Along similar lines – although here I disagree that the idea is necessarily such a bad one – is the wail of that one indignant engineer in the audience for my LIFT talk last year who insisted that “nobody would ever be stupid enough” to install a fully-addressable network stack behind a light switch or a thermostat, because “what would the point be?” How I have often wished that I’d had my iPhone with me on stage that day, because literally ten seconds’ Googling later that evening was sufficient to establish that there is at least one commercial enterprise that offers just exactly that.

What’s going on here? Why are people so trusting of designers, when history is littered with evidence suggesting a contrary or at least a more nuanced take might serve us all just as well? I’m all for that combination of optimism, ambition and raw desire that allows designers to forge into the unknown with unproven, inherently risky propositions, but a little common sense wouldn’t be such a bad idea to deploy alongside them. Especially when the stakes are so high.

One response to ““Ad absurdum””

  1. Greg Borenstein says :

    There’s a big moral difference between applying this kind of idiocy to foolhardy startups and to mandatory government programs. The worst thing that can happen in the startup case is the invention of Yet Another Useless Gadget and the market will rapidly correct the situation by punishing the company. And, in the process, research and engineering work may get done that will be useful in the Next Big Thing that’s no one will see coming.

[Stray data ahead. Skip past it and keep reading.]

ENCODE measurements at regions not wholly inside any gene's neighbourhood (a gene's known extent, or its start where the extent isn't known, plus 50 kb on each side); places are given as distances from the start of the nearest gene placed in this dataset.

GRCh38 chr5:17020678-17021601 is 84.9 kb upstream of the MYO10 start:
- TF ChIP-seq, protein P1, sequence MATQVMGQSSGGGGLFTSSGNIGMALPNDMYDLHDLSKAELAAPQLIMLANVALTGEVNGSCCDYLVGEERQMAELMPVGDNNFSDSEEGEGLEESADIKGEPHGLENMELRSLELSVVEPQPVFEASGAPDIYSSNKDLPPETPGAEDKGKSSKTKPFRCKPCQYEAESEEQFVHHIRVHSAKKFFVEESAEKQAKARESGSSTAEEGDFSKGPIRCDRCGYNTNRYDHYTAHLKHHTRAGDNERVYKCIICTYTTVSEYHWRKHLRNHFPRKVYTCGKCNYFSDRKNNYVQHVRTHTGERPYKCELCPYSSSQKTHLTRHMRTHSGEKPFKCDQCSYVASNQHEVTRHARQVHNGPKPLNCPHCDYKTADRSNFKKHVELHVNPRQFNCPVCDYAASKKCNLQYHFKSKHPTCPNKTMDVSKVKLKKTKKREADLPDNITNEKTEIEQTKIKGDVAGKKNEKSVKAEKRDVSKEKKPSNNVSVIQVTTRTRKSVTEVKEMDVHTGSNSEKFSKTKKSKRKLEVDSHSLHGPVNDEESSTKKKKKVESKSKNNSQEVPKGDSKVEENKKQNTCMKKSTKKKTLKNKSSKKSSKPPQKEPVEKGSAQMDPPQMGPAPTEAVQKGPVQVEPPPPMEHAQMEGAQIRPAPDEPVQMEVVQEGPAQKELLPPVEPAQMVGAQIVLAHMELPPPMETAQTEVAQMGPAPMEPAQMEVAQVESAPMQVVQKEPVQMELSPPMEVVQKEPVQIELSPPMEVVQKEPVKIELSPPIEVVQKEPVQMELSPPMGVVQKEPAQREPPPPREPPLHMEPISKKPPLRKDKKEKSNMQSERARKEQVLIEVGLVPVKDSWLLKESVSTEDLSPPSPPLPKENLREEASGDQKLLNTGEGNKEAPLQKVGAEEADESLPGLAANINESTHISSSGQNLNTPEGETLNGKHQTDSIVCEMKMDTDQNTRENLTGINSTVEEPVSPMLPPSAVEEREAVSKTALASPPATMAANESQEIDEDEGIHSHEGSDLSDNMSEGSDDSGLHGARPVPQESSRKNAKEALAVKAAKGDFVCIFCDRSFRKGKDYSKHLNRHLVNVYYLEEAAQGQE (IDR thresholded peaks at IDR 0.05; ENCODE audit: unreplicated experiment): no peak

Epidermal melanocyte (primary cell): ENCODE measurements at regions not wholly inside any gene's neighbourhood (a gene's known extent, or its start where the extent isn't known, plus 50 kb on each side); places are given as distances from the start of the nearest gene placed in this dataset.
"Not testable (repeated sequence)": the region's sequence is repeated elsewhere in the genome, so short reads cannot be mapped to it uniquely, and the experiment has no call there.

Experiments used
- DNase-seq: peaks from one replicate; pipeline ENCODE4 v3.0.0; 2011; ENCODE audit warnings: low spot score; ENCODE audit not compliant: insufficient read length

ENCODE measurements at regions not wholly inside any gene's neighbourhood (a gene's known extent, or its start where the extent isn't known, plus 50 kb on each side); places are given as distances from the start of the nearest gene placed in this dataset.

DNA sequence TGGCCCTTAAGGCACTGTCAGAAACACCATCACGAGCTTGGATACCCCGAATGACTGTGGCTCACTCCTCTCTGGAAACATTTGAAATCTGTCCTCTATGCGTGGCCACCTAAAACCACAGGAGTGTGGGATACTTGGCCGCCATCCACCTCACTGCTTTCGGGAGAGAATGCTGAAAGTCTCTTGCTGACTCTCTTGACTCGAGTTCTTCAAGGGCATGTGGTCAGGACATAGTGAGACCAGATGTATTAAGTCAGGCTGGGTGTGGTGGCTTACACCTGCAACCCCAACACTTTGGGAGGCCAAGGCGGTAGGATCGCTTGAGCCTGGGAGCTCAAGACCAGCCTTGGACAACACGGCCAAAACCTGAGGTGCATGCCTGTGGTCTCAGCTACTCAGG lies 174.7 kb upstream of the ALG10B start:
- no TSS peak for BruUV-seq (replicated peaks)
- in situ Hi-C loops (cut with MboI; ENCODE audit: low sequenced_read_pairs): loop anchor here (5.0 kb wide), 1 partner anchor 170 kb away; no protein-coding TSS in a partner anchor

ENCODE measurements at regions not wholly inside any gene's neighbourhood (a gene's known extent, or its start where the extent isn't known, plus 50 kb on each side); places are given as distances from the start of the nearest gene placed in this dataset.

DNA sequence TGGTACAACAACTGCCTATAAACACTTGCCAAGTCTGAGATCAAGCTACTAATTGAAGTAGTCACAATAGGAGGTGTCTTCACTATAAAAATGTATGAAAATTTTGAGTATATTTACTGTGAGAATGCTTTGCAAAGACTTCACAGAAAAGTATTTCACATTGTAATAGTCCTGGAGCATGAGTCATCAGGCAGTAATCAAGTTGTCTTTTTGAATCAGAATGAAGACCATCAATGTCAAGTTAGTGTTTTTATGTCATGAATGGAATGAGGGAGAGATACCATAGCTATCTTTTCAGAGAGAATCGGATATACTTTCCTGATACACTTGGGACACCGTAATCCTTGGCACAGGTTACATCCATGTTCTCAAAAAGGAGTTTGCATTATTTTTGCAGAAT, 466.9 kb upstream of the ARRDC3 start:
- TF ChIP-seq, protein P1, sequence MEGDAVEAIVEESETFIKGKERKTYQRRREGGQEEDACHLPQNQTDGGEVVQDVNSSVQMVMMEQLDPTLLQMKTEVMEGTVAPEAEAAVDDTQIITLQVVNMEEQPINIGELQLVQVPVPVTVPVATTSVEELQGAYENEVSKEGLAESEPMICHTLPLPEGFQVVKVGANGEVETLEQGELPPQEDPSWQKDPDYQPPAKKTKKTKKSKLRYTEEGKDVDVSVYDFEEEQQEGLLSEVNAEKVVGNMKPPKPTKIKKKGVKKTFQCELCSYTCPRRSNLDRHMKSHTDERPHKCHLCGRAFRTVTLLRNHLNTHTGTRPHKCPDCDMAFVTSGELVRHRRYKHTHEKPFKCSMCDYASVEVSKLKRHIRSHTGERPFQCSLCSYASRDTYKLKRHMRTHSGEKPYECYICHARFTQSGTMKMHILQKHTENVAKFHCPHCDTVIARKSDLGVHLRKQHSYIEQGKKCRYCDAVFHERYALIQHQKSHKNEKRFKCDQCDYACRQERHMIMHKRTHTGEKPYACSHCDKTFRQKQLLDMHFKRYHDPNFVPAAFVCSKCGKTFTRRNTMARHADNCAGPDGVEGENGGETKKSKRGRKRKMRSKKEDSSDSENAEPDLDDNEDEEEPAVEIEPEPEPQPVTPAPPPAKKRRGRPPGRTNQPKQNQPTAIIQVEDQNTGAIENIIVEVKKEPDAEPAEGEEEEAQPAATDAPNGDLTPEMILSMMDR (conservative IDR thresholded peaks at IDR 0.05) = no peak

The government case is a little different and a little scarier. Hare-brained schemes in that space have the potential to really oppress and disenfranchise people in subtle ways, as you describe, and in a manner that is really hard to undo because of the extreme disconnect between the people implementing the technology, the policy makers approving and funding it, and the public which has final sway over the lawmakers and (a tiny minority of which) is subject to the negative effects of these types of schemes. The technical nature and political obscurity of the flaws in the schemes makes it very hard for resistance to them to successfully navigate across all of those groups.

    On the other hand, it would great to create a process through which public agencies could experiment with these new technologies in order to learn about the possible advantages they might offer their constituencies as well as how best to avoid these kinds of downsides. And just as pacific surrender to design guru-dom represses vital critical thought on these issues, the flip-side reaction of hysterical panic also block reasoned development that could be incredibly beneficial.

    I’d be curious to hear your thoughts on computerized voting machines as a case study for these kinds of forces…